Keeping Up with D&I in a Down Market
Mike Sorohan email@example.com
WASHINGTON--"You've heard the phrase, ‘it takes a village;' for us, ‘it takes a community,'" said Lisa J. Haynes, Chief Financial Officer and Chief Diversity and Inclusion Officer with the Mortgage Bankers Association.
But with the real estate marketplace showing signs of slowing, panelists here at the MBA Diversity & Inclusion Summit said efforts to promote diversity and inclusion in the workplace could become increasingly challenging--but more important than ever.
J. Tony Thompson III, CMB, AMP, had a message for organizations: keep D&I high on the priority list.
"If you don't think you need me now, you won't be around in 10 years," said Thompson, Vice President of Growth & Strategy with Silverton Mortgage Specialists, Atlanta, and founder of the National Association of Minority Mortgage Bankers of America (NAMMBA). "We know that 2019 is going to be a tough year. This represents a great opportunity for people in the real estate finance industry to challenge their companies on diversity and inclusion, because the landscape is shifting now. They can separate themselves from the pack now on D&I."
"D&I cannot continue to be a standalone metric," said Dominica Groom, Vice President of Diversity and Inclusion with Freddie Mac, McLean, Va. "It has to be integrated into every aspect of the organization."
Desirée Patno, CEO and President of Women in the Housing and Real Estate Ecosystem (NAWRB) and Desirée Patno Enterprises Inc., Irvine, Calif., said now is not the time for companies to scale back on D&I. "Inclusion means that no one is left behind," she said. "It has to be a business decision."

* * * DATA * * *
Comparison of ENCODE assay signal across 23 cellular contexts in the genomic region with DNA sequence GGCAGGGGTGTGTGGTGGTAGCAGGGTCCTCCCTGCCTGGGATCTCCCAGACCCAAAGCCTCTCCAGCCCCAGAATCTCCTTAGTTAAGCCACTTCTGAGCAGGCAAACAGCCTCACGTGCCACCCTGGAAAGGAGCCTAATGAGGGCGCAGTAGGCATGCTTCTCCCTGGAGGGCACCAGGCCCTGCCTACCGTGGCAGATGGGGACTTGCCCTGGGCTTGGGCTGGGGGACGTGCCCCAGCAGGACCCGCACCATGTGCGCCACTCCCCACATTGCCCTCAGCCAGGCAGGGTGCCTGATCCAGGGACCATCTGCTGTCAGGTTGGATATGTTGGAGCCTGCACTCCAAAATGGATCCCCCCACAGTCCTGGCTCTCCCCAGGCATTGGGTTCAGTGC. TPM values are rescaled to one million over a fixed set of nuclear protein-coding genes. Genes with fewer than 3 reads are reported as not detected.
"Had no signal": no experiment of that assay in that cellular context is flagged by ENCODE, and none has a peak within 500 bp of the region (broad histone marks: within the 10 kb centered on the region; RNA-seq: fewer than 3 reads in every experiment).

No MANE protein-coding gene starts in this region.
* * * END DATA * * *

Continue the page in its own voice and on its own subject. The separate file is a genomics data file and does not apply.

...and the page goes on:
Deborah Rosado Shaw, Senior Vice President and Chief of Global Diversity and Engagement with PepsiCo and a global expert in leadership, diversity and performance, said now is the perfect time for organizations to embrace a diversity and inclusion strategy.
"We've been ironing out the kinks for 25 years," Rosado Shaw said. "Find out what it is you're committed to; find out who is committed; and talk to people who have proven results: did their work improve? Did they become better team players? If they can't say ‘yes,' then it's just entertainment."
Organizations face "unprecedented demographic shifts" in their business model," Rosado Shaw added. "And it's compounded by a looming diversity challenge on all fronts--staffing, customers and community," she said.
Which, said Miguel Narvaez, Chief Production Officer and Partner with Alterra Home Loans, Las Vegas, is why D&I "should not be an option; it should be mandatory." And it's also why, he added, it's incumbent on people already within organizations to keep the momentum going.
"We have to be mindful of the notion that anyone should be able to aspire to any position," Narvaez said. "We try to grow people within our structure. Most of our AVPs started out as loan officers. We empower people with more responsibility. It's about finding people to empower and allow them to make decisions."
Thompson agreed. "As I talk with employees and CEOs, one theme that persists is 'familiarity,'" he said. "If job prospects don't see co-workers of color and of women in positions of responsibility, then they don't see much opportunity."